How does the author use imagery and dialogue in All the Bright Places to create protagonists who are appealing to the reader?

To develop the two protagonists as appealing characters, the author uses imagery, such as one character’s description of the other, and dialogue between them.Literary devices used include similes and personification. The stories of the two protagonists of All the Bright Places, Finch and Violet, alternate throughout the book.

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In All the Bright Places, author Jennifer Niven creates two appealing protagonists, Theodore Finch and Violet Markey, and alternates their stories throughout the book. The imagery that the author employs includes the descriptions that each character makes of the other one. These images are often conveyed using similes and...

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In All the Bright Places, author Jennifer Niven creates two appealing protagonists, Theodore Finch and Violet Markey, and alternates their stories throughout the book. The imagery that the author employs includes the descriptions that each character makes of the other one. These images are often conveyed using similes and metaphors. The dialogue between these two characters also contributes to their presentation as individuals with whom the reader is likely to empathize.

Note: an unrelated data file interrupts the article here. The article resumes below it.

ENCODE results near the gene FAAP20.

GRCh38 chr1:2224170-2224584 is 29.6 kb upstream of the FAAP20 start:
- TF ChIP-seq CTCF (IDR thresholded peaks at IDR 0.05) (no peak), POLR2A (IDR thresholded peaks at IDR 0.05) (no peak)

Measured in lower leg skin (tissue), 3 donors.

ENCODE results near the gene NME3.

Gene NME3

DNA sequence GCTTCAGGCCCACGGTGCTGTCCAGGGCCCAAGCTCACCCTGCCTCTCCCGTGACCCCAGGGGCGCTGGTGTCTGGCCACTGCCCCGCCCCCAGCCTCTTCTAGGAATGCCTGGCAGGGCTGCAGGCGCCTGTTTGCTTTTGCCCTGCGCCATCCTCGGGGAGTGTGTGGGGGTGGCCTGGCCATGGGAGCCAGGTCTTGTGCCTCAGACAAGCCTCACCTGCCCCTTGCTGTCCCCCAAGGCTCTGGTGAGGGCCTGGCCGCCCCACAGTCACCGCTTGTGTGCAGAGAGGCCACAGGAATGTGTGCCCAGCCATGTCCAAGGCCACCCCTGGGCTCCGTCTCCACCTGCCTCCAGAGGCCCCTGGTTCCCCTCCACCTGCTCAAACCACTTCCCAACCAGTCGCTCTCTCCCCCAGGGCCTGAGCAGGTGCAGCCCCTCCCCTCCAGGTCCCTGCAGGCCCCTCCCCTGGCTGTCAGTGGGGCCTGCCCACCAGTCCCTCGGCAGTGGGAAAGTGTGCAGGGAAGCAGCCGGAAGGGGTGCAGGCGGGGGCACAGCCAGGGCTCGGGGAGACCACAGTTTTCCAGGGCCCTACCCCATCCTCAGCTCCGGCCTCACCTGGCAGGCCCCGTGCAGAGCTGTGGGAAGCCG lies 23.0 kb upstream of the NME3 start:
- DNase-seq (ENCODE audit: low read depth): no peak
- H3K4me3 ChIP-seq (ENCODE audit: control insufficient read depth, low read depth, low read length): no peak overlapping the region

As an example, in the first chapter, which Finch narrates in first person, he is surprised to find Violet is also on their school’s bell tower. He sometimes just hangs out in this location but at other times contemplates jumping to his death. As he tries to remember the girl’s name, he silently comments on her appearance.

Using a simile, he describes her billowing skirt as looking “like a parachute.” A simile is a comparison of unlike things for effect using “like” or “as.” Other similes he uses concern her face and mouth. He finds her “pretty, almost like a china doll,” and thinks her mouth is shaped “like a heart.”

Finch also uses personification, the attribution of human qualities to inanimate objects, concepts, or animals. He attributes agency to her mouth, saying that it “wants to curve into a … smile.”

For much of the chapter, Finch speaks while Violet simply nods or stares at him. As it becomes clear that neither one of them will jump, she begins to speak as well. The author uses her silence to convey her nervousness, and then shows through their brief dialogue that she is undecided about her actions, as well as concerned about other people’s opinions about the incident.

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